Depression is more than short-term sadness or unhappiness. Clinical depression, known as, Disruptive Mood Dysregulation Disorder, Major Depressive Disorder, Persistent Depressive Disorder (Dysthymia), Premenstrual Dysphoric Disorder, Substance/Medication-Induced Depressive Disorder, Depressive Disorder Due to Another Medical Condition (American Psychiatric Association, 2013), to name a few, can impair an individual’s ability to function in daily life. Someone experiencing depression will typically experience symptoms on most days, persisting over a period of time.
Emotional symptoms can include:
- Feeling sad, empty and/or down
- A sense of hopelessness or despair
- Experiencing feelings of worthlessness and uselessness
- Excessive guilt
- Lack or loss of interest
- Feeling restless
Behavioural symptoms can include:
- Decreased productivity
- Withdrawal from enjoyable activities, events and people
Cognitive symptoms can include:
- Difficulty concentrating
- Easily distracted
- Recurrent thoughts of suicide, death or self-harm
- Distorted thoughts that are not reflective of reality
- Holding extreme negative views of oneself
Some of these experiences are a normal part of being human, in appropriate amounts. Out of the normal range they can cause substantial personal suffering, significant difficulties in the areas of social and occupational effectiveness, as well as other areas of functioning (ie. self-care, health). Depression can increase the risk of suicide. If there is an emergency situation call 9-1- 1, the 24 hour Crisis Line is also available.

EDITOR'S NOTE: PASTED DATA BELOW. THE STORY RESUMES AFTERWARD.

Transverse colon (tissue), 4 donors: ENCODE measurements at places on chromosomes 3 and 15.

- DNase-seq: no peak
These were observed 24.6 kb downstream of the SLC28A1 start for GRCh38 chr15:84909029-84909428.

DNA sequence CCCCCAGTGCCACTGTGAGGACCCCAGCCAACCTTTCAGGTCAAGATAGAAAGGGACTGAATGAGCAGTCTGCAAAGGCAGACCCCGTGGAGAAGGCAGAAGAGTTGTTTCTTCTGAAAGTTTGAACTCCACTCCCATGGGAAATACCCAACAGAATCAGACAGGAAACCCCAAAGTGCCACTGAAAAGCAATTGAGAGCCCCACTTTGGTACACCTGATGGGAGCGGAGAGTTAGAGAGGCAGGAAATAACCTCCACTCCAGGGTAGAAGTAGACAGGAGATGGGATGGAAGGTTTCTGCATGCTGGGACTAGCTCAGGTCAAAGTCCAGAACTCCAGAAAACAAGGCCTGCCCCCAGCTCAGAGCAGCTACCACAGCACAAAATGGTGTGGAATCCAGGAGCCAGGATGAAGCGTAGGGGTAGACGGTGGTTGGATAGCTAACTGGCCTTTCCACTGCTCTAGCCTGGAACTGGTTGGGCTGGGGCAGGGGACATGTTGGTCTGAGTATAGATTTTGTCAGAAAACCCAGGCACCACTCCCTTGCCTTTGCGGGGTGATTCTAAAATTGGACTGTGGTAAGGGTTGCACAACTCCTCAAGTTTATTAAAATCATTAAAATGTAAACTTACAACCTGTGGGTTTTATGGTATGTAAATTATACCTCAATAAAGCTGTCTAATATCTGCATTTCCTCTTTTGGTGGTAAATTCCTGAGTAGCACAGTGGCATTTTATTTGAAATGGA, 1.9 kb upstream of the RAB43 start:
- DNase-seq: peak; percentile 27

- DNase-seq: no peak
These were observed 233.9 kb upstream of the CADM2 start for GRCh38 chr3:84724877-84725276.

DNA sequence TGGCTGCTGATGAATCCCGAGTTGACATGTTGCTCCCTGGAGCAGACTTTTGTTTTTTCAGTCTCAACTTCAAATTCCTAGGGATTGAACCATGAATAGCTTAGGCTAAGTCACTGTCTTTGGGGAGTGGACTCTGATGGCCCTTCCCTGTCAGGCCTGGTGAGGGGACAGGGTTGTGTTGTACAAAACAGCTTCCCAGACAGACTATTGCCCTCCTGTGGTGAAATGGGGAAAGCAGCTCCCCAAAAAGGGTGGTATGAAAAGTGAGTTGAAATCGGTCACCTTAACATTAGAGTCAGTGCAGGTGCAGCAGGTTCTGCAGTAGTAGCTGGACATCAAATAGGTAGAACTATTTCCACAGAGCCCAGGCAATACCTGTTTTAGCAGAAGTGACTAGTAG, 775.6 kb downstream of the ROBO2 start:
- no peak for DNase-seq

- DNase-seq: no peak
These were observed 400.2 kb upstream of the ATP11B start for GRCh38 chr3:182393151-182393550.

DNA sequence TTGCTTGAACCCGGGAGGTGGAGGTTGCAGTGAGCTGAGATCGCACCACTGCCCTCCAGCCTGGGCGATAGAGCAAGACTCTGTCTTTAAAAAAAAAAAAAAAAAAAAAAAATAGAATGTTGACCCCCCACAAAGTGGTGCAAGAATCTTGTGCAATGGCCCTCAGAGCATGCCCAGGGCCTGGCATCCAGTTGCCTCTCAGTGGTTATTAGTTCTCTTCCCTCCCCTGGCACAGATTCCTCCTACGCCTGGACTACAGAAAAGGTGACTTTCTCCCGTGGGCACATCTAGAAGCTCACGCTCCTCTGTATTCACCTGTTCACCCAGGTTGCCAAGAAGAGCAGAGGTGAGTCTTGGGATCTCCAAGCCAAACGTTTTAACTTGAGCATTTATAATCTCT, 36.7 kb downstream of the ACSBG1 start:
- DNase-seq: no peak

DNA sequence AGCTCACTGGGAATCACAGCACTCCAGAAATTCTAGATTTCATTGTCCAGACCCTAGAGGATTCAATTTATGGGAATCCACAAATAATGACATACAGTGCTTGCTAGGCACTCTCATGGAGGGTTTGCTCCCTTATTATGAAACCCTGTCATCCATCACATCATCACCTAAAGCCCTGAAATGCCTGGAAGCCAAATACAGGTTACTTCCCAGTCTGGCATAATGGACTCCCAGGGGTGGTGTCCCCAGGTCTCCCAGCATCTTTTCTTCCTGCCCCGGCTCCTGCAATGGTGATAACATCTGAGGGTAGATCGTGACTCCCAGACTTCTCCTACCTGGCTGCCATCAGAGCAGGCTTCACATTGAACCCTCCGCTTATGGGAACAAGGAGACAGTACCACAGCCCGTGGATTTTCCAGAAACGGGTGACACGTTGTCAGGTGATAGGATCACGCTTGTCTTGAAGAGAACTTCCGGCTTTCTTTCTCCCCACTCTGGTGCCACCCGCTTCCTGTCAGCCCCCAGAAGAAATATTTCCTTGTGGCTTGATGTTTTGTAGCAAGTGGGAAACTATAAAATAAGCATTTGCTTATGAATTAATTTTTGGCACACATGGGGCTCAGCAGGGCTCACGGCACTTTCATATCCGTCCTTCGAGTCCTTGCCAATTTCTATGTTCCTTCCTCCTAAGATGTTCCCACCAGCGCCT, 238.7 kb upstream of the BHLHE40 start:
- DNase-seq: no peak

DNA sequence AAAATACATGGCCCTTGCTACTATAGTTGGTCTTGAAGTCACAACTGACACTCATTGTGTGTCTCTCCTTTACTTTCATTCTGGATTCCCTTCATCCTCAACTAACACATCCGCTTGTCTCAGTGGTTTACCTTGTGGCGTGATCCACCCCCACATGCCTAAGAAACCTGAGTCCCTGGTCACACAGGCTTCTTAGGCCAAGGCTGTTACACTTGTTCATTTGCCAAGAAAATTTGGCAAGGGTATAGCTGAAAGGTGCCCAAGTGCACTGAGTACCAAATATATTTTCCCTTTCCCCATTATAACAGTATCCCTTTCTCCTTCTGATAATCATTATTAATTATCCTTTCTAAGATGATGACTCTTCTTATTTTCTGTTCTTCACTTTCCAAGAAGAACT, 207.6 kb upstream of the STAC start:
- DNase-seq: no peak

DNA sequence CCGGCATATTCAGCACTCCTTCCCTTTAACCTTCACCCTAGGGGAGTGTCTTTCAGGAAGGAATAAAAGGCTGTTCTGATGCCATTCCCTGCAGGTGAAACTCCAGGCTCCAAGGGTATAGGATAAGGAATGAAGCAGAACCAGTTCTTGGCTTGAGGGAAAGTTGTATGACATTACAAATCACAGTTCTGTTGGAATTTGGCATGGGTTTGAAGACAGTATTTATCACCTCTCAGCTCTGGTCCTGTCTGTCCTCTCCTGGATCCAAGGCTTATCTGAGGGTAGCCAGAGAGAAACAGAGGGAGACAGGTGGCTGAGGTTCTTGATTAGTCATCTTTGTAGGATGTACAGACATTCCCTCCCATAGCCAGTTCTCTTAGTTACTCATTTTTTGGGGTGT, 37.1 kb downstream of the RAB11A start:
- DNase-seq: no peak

Please do not use the above for diagnostic purposes, as it is very general. Self-diagnosis can be harmful. Contact a health care provider to consult if you believe there is a concern.
Post Partum Depression
Parents may have many different feelings before and after their baby arrives ranging from joy and excitement to guilt and sadness. Sometimes these feelings become so difficult that a parent can feel overwhelmed and helpless. These emotions can start at any time during the pregnancy or within the first year of the birth or adoption of a baby.
Most new parents may experience the “baby blues” after the baby is born. The “baby blues” are characterized by a lack of sleep, increase in crying, irritability, or mood changes. The “baby blues” tend to go away within the first few weeks of having a new baby. Postpartum depression is a deeper, more long lasting depression and can include symptoms such as feelings of inadequacy, anxiety, isolation, changes in weight and appetite, sleep disturbances, and thoughts of suicide.
Counselling can help new parents manage their postpartum emotional health by focusing on self care strategies and coping with these new life transitions.
Depression Counselling can help new parents manage their postpartum emotional health by focusing on self care strategies and coping with these new life transitions.